Иллинойс уже два года живёт без принятого бюджета, заложенный дефицит в текущем проекте бюджета составляет 6,2 миллиарда долларов, а уже имеющиеся неоплаченные счета - 14,6 миллиарда.
Затаив дыхание, вся Америка, ее союзники и ее враги — кто со страхом, кто с ужасом, кто с любопытством, кто с надежной, а кто и со злорадством,- наблюдают за тем, как приближается к своему банкротству штат Иллинойс. Суть интриги заключается в том: свершиться ли самое первое за всю историю США банкротство целого штата? Не муниципалитета, ни округа, а целого штата, с численностью 13 млн (5 место в США) и ВВП в 700 млрд долл (как в Нидерландах), имея недостижимые для многих стран 53,8 тыс. долл. на душу. Штата, в котором налоги платят такие расположенные в нем компании, как Caterpillar, Boing, McDonalds, Kraft Foods, Allstate и другие известные транснациональные гиганты.
The Allstate Corp. (ALL) expects to incur catastrophe loss of $403 million pretax ($262 million after tax) in May 2017.
President Donald J. Trump today announced his first wave of United States Attorney candidates. The United States Attorney serves as the chief Federal law enforcement officer within his or her Federal judicial district. These candidates share the President’s vision for “Making America Safe Again.” Accordingly, the President today announced his intent to nominate these individuals to serve as United States Attorney: If confirmed, D. Michael Dunavant of Tennessee will serve as the United States Attorney for the Western District of Tennessee. D. Michael Dunavant has served as the District Attorney General for the 25th Judicial District in Tennessee since 2006. In that role, he has handled or been involved in major prosecutions, covering the full range of criminal offenses, in a geographic region spanning five counties. From 1995 to 2006, Mr. Dunavant practiced law at the firm of Carney, Wilder & Dunavant. Mr. Dunavant received his B.A. from the University of Tennessee at Knoxville in 1992 and his J.D. from the University of Mississippi School of Law in 1995. If confirmed, Louis V. Franklin, Sr., of Alabama will serve as the United States Attorney for the Middle District of Alabama. Louis V. Franklin has served the United States Attorney’s Office for the Middle District of Alabama for nearly 27 years, including as criminal chief for almost 16 years. Mr. Franklin served as an Assistant United States Attorney from 1990 to 1996 and from 1998 to 2001. From 1996 to 1998, Mr. Franklin was an associate at Sirote and Permutt, where he defended public and private organizations in State and Federal civil litigation. Mr. Franklin began his career as a staff attorney at the Legal Services Corporation of Alabama from 1987 to 1990. Mr. Franklin received his B.A. from the University of Alabama in 1981, an M.S. from Auburn University at Montgomery in 1983, and his J.D. from Howard University School of Law in 1987. If confirmed, Justin E. Herdman of Ohio will serve as the United States Attorney for the Northern District of Ohio. Justin E. Herdman is currently a partner in the Investigations & White Collar Defense practice group at Jones Day. Prior to joining Jones Day, Mr. Herdman served as an Assistant United States Attorney in Cleveland, Ohio. During this time, Mr. Herdman prosecuted several terrorism cases and complex national security matters. Mr. Herdman previously served as an Assistant District Attorney in New York City from 2001 to 2005 and as an associate at Vorys, Sater, Seymour and Pease, LLP. He is currently a Judge Advocate General in the United States Air Force Reserve. Mr. Herdman received his B.A. from Ohio University in 1996, an M.Phil. at the University of Glasgow in 1998, and his J.D. from Harvard Law School in 2001. If confirmed, John W. Huber of Utah will serve as the United States Attorney for the District of Utah. Since June 2015, John W. Huber has served as the United States Attorney for the District of Utah. After serving the District of Utah for nearly two years as a Presidential appointee, Attorney General Jefferson B. Sessions appointed Mr. Huber to continue his service in March 2017. Prior to being named United States Attorney, Mr. Huber served as an Assistant United States Attorney for thirteen years. Mr. Huber began his prosecutorial career in the Weber County (Utah) Attorney’s Office, and later served as the Chief Prosecutor for West Valley City, Utah, before joining the ranks of Federal prosecutors in the United States Attorney’s Office in 2002. Mr. Huber graduated with honors from the University of Utah in 1989, and later received his J.D. from the University of Utah S.J. Quinney College of Law in 1995. If confirmed, Brian J. Kuester of Oklahoma will serve as the United States Attorney for the Eastern District of Oklahoma. Brian J. Kuester currently serves as the District Attorney for District 27 in Oklahoma, a position he has held since 2011. Mr. Kuester was elected in November 2010, and again in 2014. From 2008 to 2010, Mr. Kuester was a Staff Counsel for Allstate Insurance Company. Prior to that, Mr. Kuester served as an Assistant District Attorney for the Tulsa County District Attorney’s Office. From 2000 to 2003, Mr. Kuester was an associate at Robinette & Osmond Law Firm. Prior to receiving his law degree, Mr. Kuester served on two separate police forces in Missouri, in Fulton and in Springfield. Mr. Kuester received his B.S. from Central Missouri State University in 1990 and his J.D. from the University of Tulsa School of Law in 2000. If confirmed, Jessie K. Liu of Virginia will serve as the United States Attorney for the District of Columbia. Ms. Liu is currently Deputy General Counsel for the United States Department of the Treasury. She previously was a partner at the law firms of Morrison & Foerster LLP and Jenner & Block LLP, where her practice focused on litigation, investigations, and compliance. In addition, she has served as an Assistant United States Attorney in the District of Columbia and in several senior positions in the United States Department of Justice, including as Deputy Assistant Attorney General in the Civil Rights Division, counsel to the Deputy Attorney General, and deputy chief of staff for the National Security Division. Ms. Liu clerked for then-Chief Judge Carolyn Dineen King of the United States Court of Appeals for the Fifth Circuit in Houston, Texas. She received her A.B., summa cum laude, from Harvard University and her J.D. from Yale Law School. If confirmed, Richard W. Moore of Alabama will serve as the United States Attorney for the Southern District of Alabama. Richard W. Moore has served as the Inspector General for the Tennessee Valley Authority (TVA) since May 2003 when he was appointed by President George W. Bush and confirmed by the United States Senate. From May 2009 to March 2011, Mr. Moore was the Chairman of the Investigations Committee for the Council of Inspectors General on Integrity and Efficiency (CIGIE). Prior to his appointment as Inspector General, Mr. Moore served as an Assistant United States Attorney for the Southern District of Alabama from 1985 to 2003. During that time, Mr. Moore prosecuted criminal cases involving white collar crimes, official corruption, and general Federal crimes. During his time at the United States Attorney’s Office, Mr. Moore also served as chief of the criminal division, as senior litigation counsel, and as coordinator of the Anti-Terrorism Task Force. Earlier in his career, Mr. Moore was in private practice in Mobile, Alabama, and Cleveland, Ohio. From 1997 to 1998, Mr. Moore was an Atlantic Fellow in Public Policy at Oxford University in England. Mr. Moore received his B.S., summa cum laude, from Spring Hill College in 1974, and his J.D. from the Samford University Cumberland School of Law in 1977. If confirmed, Jay E. Town of Alabama will serve as the United States Attorney for the Northern District of Alabama. Jay Town currently serves as a senior prosecutor in the Madison County District Attorney’s Office, where he has been a prosecutor since 2005. Previously, Mr. Town served as a Judge Advocate General in the United States Marine Corps, where he served on active duty and as a reservist for twelve years. During his Marine Corps service, Mr. Town received several personal and unit decorations. From 2002 to 2005, Mr. Town served as an associate at McElroy, Deutsch, Mulvaney & Carpenter, LLP. Mr. Town received his B.A. from the University of Notre Dame in 1995 and his J.D. from Seton Hall University School of Law in 1998.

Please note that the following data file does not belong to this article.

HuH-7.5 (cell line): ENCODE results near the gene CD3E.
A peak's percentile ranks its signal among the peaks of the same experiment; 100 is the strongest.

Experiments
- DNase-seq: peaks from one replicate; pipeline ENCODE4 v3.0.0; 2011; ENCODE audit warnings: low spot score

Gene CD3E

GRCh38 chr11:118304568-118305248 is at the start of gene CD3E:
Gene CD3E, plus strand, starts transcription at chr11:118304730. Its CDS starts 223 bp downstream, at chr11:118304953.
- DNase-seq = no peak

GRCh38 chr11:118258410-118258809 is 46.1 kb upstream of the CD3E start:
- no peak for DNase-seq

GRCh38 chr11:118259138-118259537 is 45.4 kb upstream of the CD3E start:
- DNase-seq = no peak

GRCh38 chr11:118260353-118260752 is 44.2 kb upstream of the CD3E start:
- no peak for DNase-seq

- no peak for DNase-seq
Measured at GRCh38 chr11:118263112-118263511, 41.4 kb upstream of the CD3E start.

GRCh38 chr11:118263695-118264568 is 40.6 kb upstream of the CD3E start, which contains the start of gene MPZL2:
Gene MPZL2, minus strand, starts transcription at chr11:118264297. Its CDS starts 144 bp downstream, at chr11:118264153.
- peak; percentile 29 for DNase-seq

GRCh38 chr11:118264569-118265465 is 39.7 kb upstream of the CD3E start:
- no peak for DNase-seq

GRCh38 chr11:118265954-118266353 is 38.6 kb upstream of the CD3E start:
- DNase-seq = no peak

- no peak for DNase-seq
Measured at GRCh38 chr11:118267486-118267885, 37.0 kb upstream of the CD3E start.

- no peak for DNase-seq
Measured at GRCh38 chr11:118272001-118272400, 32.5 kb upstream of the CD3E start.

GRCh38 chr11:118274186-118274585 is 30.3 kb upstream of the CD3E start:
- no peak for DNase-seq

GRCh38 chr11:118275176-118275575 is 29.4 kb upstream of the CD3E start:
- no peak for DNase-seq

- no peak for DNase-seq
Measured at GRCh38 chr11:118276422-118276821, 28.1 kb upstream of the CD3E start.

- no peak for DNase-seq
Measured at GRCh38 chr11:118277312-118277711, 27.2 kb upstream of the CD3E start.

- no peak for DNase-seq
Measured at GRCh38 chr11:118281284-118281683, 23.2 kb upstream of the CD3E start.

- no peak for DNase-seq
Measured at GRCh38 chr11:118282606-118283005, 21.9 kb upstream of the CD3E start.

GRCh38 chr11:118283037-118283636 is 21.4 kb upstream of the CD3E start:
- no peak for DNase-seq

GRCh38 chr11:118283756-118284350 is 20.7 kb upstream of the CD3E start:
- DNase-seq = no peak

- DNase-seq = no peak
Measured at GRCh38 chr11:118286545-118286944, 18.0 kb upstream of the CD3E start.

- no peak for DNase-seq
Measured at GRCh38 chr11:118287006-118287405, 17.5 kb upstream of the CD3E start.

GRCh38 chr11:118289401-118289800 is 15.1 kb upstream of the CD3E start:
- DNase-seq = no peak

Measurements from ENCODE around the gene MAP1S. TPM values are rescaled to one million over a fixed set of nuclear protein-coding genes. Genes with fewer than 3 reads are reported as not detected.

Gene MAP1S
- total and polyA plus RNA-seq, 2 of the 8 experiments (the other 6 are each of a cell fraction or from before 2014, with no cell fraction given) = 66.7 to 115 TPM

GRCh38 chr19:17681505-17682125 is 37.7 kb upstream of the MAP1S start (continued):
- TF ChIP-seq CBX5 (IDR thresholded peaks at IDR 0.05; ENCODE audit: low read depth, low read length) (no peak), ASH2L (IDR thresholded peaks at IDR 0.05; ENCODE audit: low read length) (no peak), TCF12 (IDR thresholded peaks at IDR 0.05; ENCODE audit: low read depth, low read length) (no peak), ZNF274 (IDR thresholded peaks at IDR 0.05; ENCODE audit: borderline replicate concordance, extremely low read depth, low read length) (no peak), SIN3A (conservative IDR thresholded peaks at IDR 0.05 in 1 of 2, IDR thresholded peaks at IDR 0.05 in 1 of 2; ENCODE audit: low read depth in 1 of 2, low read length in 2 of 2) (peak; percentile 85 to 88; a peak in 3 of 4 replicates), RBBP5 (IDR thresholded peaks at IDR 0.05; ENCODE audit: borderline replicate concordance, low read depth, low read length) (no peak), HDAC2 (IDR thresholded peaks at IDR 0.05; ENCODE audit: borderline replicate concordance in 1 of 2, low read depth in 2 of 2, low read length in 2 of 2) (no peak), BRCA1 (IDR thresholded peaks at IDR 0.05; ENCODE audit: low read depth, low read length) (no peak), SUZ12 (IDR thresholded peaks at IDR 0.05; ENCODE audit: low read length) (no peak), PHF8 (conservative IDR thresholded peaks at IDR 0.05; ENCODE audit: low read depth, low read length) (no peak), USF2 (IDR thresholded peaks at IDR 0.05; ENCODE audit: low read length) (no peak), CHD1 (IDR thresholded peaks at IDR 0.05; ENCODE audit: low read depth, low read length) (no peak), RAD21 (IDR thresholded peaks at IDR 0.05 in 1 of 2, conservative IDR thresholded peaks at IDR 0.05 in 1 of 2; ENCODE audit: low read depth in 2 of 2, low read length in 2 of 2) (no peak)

WWE Backlash 2017 is set to roll through the Allstate Arena in Chicago, which means "CM Punk" chants galore. But, three years after his dramatic exit, will WWE fans ever move on from the Chicago native?
Allstate Corporation (ALL) expects to incur catastrophe loss of $235 million, pretax ($153 million after tax), in Apr 2017.
Can't wait to see Rachel Lindsay star in her own season of 'The Bachelorette'? Check out our rundown of Season 13's front-runners and villains here.
Allstate Corporation's (ALL) first-quarter 2017 operating earnings per share of $1.64 beat the Zacks Consensus Estimate of $1.04. Earnings also soared 95% year over year on higher revenues.
The Q1 earnings season is in full swing with 57.6% members of the elite S&P 500 Index reporting solid quarterly numbers so far.
Our proven model does not conclusively show that Allstate (ALL) is likely to beat on earnings this quarter.
Let's see if Chubb Limited (CB) stock is a good choice for value-oriented investors right now from multiple angles.